A recent model of text processing proposed that adults construct a representation of topics during reading; a new topic is related to the representation as soon as relevant information is encountered. The present experiment tested the generality of this model for younger readers. Fourth- and sixth-grade children and college students read two hierarchically organized expository texts while reading times were recorded for initial topic sentences and specific nontopic sentences. Across ages, the major findings were (1) topic sentence reading times were shorter if a transition question informed the reader of the next topic; (2) topic sentence reading times were shorter if the new topic was directly related to the immediately preceding topic than if it was not directly related. Reading times for nontopic sentences were not affected by these manipulations. Reading times decreased as age increased, but text structure manipulations had very similar effects at all ages. The results are consistent with the general model, indicating that even young readers identify and relate expository text topics as they read.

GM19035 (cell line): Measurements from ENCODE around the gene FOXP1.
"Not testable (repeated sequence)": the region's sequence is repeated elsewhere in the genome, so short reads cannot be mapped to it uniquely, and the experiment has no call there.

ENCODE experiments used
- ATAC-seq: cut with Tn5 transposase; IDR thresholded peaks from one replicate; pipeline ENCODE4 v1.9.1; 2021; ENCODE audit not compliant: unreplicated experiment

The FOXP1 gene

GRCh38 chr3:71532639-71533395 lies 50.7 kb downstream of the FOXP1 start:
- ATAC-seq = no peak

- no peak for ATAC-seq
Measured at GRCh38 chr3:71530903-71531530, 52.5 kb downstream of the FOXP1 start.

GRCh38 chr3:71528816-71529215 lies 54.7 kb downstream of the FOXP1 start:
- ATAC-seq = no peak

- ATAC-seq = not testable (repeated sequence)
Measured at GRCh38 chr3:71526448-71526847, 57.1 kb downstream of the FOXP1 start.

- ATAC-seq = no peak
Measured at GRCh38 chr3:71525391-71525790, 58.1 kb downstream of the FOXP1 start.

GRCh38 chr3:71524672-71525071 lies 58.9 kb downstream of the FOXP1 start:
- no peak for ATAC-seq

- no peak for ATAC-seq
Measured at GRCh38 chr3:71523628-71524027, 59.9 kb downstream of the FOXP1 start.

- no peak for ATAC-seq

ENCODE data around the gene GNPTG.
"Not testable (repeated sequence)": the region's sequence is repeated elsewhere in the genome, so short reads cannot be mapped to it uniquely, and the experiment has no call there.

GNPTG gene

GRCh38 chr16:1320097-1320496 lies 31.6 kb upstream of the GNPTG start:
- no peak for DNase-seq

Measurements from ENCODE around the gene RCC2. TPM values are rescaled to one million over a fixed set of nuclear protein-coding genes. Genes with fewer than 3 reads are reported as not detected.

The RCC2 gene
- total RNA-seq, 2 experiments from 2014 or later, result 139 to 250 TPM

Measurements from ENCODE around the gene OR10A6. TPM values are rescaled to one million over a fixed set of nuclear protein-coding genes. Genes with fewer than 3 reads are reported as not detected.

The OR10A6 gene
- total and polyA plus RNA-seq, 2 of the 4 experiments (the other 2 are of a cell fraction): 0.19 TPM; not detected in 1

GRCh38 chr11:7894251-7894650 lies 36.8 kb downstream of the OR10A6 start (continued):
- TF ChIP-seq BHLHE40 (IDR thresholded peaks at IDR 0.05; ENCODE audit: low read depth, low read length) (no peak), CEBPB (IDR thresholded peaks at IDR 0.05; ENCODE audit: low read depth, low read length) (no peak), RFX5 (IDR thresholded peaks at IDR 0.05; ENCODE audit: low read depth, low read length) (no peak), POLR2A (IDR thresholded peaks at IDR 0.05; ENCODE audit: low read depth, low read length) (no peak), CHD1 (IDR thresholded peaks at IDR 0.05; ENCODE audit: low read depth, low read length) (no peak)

|Number of pages
|Journal of Experimental Child Psychology
|Published - Feb 1987
ASJC Scopus subject areas
- Experimental and Cognitive Psychology
- Developmental and Educational Psychology